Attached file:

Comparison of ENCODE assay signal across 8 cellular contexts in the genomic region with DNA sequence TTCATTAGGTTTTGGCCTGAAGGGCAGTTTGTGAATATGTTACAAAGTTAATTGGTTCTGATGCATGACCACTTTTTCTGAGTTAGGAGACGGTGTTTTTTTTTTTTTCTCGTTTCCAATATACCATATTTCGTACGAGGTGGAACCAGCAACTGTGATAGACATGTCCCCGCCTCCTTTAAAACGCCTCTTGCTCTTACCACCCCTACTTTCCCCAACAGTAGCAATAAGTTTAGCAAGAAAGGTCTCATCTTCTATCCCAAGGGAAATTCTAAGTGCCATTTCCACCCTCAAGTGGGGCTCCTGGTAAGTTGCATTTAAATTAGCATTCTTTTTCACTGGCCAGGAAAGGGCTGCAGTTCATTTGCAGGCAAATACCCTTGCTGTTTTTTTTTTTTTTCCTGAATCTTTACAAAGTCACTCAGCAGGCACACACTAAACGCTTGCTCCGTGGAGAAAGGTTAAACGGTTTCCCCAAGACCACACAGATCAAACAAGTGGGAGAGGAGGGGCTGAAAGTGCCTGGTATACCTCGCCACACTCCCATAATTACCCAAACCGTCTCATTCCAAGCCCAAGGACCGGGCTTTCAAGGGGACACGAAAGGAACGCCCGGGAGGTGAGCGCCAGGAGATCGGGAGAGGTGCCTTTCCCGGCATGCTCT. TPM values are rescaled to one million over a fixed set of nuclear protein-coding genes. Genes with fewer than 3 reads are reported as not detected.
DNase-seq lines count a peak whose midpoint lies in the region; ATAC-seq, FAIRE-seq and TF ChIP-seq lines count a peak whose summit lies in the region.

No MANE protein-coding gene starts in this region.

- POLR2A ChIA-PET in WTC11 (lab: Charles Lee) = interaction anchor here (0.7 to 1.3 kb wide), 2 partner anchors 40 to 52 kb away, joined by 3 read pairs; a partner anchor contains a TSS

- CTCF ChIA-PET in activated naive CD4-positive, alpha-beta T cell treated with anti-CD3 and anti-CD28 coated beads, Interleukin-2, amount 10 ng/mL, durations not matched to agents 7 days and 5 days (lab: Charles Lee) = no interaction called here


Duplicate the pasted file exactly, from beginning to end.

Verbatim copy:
Comparison of ENCODE assay signal across 8 cellular contexts in the genomic region with DNA sequence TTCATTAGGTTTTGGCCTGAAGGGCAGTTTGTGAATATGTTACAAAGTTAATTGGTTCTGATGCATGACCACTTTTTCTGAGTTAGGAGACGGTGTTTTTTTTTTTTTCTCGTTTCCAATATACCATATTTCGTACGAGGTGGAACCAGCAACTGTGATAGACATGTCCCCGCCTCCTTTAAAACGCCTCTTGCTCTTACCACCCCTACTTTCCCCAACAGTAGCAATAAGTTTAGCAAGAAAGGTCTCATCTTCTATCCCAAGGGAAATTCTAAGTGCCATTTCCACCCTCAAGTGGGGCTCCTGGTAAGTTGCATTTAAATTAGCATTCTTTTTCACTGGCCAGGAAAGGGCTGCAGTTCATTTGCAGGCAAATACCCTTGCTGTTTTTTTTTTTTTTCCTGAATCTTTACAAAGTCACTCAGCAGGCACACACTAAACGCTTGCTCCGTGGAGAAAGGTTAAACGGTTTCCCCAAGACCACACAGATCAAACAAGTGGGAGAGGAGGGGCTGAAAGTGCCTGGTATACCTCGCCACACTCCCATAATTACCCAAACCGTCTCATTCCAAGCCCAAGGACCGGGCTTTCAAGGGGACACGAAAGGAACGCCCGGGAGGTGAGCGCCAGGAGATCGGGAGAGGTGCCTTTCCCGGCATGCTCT. TPM values are rescaled to one million over a fixed set of nuclear protein-coding genes. Genes with fewer than 3 reads are reported as not detected.
DNase-seq lines count a peak whose midpoint lies in the region; ATAC-seq, FAIRE-seq and TF ChIP-seq lines count a peak whose summit lies in the region.

No MANE protein-coding gene starts in this region.

- POLR2A ChIA-PET in WTC11 (lab: Charles Lee) = interaction anchor here (0.7 to 1.3 kb wide), 2 partner anchors 40 to 52 kb away, joined by 3 read pairs; a partner anchor contains a TSS

- CTCF ChIA-PET in activated naive CD4-positive, alpha-beta T cell treated with anti-CD3 and anti-CD28 coated beads, Interleukin-2, amount 10 ng/mL, durations not matched to agents 7 days and 5 days (lab: Charles Lee) = no interaction called here